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The Employment Relations (Flexible Working) Act 2023, aimed at providing employees with improved access to flexible working options, has successfully navigated through parliament and been granted Royal Assent.

With this new legislation in place, employees now have the right to make up to two flexible working requests within a 12-month period, as opposed to the previous limit of one. Employers are now obliged to respond to these requests within a reasonable two-month timeframe from the date of submission. The bill completed its third reading in parliament on Friday 14 July.

Notably, the Act eliminates the need for employees to elaborate on how granting a flexible working request may impact their role or how potential challenges would be managed. Instead, managers are required to engage in consultations with the staff member before making a decision.

Regarding the day-one right to request flexible working, it was previously under consideration, but the final bill does not explicitly include it. As it stands, employees are still required to have completed 26 weeks of service with their employer before being eligible to make a flexible working request. However, the government plans to address the day-one request right through separate, secondary legislation, though the specifics of this are yet to be presented.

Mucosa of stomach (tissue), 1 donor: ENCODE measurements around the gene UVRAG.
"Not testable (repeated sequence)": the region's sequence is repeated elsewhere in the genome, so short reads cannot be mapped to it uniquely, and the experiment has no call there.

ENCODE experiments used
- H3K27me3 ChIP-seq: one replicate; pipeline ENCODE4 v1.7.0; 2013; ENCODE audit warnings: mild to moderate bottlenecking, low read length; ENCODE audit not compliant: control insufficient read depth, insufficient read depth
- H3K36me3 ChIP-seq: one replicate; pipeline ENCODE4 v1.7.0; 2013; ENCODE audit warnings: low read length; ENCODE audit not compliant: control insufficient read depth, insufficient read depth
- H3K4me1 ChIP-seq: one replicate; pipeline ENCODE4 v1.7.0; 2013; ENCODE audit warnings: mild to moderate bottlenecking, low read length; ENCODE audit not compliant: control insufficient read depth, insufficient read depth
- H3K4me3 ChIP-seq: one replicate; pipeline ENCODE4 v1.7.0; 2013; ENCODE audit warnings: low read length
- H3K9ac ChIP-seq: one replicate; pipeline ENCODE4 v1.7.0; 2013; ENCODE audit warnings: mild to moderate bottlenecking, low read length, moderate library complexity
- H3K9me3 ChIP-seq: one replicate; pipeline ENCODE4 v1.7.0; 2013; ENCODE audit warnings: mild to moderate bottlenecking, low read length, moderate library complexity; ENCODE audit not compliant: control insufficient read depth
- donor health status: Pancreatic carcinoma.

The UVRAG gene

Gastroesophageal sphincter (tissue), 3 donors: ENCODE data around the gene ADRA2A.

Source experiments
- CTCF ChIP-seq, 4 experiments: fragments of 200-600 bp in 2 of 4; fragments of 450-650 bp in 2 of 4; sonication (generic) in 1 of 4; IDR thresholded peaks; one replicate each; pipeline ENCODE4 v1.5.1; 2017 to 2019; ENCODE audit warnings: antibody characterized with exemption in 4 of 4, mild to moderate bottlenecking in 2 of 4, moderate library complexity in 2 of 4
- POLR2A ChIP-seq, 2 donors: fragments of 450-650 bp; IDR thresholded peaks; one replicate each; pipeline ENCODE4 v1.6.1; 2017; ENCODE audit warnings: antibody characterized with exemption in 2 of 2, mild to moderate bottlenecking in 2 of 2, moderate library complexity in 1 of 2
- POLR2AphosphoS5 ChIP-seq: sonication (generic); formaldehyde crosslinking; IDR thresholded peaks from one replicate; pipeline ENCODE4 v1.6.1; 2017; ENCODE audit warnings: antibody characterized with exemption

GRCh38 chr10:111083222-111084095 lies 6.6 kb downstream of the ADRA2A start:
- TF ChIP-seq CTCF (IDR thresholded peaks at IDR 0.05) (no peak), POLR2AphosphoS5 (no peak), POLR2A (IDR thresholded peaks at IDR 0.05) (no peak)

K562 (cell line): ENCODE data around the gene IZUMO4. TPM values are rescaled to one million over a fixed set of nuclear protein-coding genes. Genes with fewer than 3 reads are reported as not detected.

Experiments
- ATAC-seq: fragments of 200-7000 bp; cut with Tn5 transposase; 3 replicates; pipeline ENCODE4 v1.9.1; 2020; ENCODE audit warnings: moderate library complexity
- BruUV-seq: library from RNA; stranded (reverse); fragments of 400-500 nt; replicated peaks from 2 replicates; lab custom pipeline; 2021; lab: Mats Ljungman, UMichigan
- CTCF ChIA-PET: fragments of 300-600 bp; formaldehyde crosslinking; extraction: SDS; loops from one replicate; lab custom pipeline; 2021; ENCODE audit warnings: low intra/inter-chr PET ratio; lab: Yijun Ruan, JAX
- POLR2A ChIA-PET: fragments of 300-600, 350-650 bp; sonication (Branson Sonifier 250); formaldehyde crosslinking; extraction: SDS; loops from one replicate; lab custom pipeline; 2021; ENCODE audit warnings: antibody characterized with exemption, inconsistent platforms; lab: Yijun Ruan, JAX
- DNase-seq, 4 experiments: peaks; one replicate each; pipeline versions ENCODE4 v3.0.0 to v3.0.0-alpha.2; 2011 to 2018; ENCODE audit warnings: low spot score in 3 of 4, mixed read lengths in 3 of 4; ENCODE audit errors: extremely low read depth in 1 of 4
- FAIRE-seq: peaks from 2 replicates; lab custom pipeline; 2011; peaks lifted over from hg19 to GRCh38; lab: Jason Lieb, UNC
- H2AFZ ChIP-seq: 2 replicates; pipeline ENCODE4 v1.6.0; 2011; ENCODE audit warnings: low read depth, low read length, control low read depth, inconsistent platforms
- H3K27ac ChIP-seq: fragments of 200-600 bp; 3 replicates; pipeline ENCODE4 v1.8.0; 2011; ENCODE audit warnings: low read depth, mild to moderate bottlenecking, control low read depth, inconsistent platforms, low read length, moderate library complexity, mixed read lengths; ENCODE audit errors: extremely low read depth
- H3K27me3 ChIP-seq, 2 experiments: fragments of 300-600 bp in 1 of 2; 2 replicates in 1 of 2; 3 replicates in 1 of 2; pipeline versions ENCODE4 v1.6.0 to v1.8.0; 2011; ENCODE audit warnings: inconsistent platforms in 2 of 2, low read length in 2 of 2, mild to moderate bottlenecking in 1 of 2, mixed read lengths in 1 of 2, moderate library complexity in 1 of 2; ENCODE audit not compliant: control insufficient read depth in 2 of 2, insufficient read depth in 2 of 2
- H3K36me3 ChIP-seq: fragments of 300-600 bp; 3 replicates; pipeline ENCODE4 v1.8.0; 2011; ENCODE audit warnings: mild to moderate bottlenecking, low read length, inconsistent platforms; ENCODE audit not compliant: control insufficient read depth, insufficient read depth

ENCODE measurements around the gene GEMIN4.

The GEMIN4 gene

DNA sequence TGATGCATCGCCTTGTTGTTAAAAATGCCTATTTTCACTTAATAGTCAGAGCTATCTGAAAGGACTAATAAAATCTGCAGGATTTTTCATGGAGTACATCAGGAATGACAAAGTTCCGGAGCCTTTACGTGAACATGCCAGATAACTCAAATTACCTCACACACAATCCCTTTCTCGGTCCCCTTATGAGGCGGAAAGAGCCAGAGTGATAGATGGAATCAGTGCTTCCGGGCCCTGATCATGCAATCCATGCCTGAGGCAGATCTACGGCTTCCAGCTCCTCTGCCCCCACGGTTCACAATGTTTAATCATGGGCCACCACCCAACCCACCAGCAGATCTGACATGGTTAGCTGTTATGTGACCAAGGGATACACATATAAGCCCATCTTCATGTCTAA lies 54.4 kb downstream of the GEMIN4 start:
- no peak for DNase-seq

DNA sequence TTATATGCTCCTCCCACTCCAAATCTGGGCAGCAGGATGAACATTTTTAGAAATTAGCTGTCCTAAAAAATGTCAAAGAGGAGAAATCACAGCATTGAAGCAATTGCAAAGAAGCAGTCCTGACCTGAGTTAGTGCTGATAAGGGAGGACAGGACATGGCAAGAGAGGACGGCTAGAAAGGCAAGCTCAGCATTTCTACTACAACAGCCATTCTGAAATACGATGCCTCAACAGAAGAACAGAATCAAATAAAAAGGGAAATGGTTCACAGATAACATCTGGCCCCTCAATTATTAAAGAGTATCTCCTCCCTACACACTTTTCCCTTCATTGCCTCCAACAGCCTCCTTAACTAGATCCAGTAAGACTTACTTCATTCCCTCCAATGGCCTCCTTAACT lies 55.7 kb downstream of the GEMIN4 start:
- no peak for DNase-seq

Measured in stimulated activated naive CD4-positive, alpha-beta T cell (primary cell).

There is no specific requirement for employers to offer a right of appeal but it is recommended in the ACAS Code of Practice.  There is also no minimum requirement of the quality of the consultation process.

A study conducted by the CIPD in May revealed that 14% of employers had already begun enabling a right to request flexible working from the first day of employment, even before the legislation came into effect. This showcases the growing significance of flexible work arrangements in modern workplaces.

Furthermore, the research highlighted that approximately 4 million workers had changed careers due to a lack of flexibility in their job, underlining the importance of providing employees with more options to achieve a work-life balance. With the Employment Relations (Flexible Working) Act 2023 now in place, it is expected that this situation will see a positive shift, benefiting both employees and employers alike.

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